September 17, 2008 8:07pm
Posted in: Excerpts from the Book

It’s often not possible or not enough to hire your customers. To continue to grow and prosper, you have to step outside of yourself and walk in someone else’s shoes.

The following is an excerpt from Chapter 5 of Wired to Care by Dev Patnaik with Pete Mortensen, copyright 2009 Jump Associates.

The human nervous system is one of the most complex structures in our bodies. Many of its mysteries have yet to be fully understood. One thing neuroscientists are reasonably sure of, however, is that whenever we make a conscious action, a specific set of nerve cells called motor neurons light up. These special neurons have an intimate relationship with the muscles that we consciously control – not our heart or our lungs, but the muscles that we associate with action, such as our biceps, triceps, and hamstrings. So, for example, if you turn this page in the book, motor neurons receive the message from your brain that you want to move your right hand toward the corner of the page, grasp the paper and pull gently to the left. While you turn the page, the motor neurons transmit this message to the muscle cells that do the heavy lifting.

What motor neurons can’t do is actually make the decision to turn the page in the first place. Before we can motor, something needs to send the signal that we want to do something. And that begins in our brains, far from the muscles that motor neurons are connected to. In the front of the brain is a region called the premotor cortex. It’s the area where thinking that precedes action takes place. If you have the thought that you might like to turn a page in this book, the neurons in your premotor cortex become active and prepare to send the signal to the motor neurons. The human nervous center is so sophisticated and optimized for action that this happens nearly instantaneously. It doesn’t take a few seconds for you to reach for the page. Thought and action are so inseparable that a rote activity can often feel like a genuinely thoughtless act. But it’s not. We have to think about doing something before we can do it. The premotor cortex is one of the most important parts of the human brain. It adds a level of consideration and intention to our actions that allows us to think through the meaning and impacts of our decisions before we take action.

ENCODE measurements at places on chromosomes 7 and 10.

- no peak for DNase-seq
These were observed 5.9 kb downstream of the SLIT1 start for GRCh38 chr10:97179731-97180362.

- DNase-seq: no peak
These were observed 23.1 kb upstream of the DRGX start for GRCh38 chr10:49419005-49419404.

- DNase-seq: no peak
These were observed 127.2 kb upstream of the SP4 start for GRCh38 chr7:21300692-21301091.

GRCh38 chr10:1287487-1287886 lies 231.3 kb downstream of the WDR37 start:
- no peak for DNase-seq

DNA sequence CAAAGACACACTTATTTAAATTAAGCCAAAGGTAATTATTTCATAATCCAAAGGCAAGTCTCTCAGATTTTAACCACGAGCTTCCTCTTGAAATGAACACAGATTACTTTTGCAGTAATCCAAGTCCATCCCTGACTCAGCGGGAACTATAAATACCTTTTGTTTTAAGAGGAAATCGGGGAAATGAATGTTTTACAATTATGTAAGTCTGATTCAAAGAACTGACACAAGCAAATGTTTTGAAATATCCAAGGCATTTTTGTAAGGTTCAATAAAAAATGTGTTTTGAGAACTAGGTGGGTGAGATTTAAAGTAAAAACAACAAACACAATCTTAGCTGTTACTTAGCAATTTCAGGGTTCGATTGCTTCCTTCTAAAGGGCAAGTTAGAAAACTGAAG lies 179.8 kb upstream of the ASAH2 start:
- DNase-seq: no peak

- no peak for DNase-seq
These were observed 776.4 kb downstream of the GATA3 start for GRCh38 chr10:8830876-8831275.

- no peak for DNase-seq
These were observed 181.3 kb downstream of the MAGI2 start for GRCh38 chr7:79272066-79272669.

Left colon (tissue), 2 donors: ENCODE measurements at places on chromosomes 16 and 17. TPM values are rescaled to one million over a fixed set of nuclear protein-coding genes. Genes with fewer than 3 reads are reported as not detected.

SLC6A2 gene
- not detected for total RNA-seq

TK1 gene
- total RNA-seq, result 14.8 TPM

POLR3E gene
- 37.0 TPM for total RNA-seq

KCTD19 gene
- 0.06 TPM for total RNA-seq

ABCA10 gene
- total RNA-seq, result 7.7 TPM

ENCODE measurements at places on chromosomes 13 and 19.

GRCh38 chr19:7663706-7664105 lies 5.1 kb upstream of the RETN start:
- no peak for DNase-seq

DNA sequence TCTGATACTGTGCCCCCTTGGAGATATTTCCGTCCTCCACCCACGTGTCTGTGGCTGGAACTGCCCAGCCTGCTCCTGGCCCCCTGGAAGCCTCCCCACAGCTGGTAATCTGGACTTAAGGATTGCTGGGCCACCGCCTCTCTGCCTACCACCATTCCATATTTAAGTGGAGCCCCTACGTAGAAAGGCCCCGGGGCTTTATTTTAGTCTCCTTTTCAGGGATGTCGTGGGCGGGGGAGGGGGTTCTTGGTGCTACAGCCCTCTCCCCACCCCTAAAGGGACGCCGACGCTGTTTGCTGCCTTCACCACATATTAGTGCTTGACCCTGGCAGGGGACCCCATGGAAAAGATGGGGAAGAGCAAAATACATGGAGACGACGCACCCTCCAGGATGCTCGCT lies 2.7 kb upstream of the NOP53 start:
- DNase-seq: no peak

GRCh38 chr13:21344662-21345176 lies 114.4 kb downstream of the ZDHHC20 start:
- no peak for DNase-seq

In the mid-1990s, a team of neuroscientists in Italy wanted to better understand how our brains work when we take action. To that end, Giacomo Rizzolatti, Vittorio Gallese, Luciano Fadiga, and Leonardo Fogassi set up a laboratory to study the brains of macaque monkeys. Like most primates, macaques have brains that are similar to ours, only smaller. The scientists ran wires into the premotor cortices of the macaques in the study so that whenever the monkeys picked up an object, a computer would record their brains’ activity. When a monkey reached for a banana, a certain group of neurons lit up. When the monkey reached for a block, a different set lit up. When he reached for a peanut, an entirely different group of neurons lit up.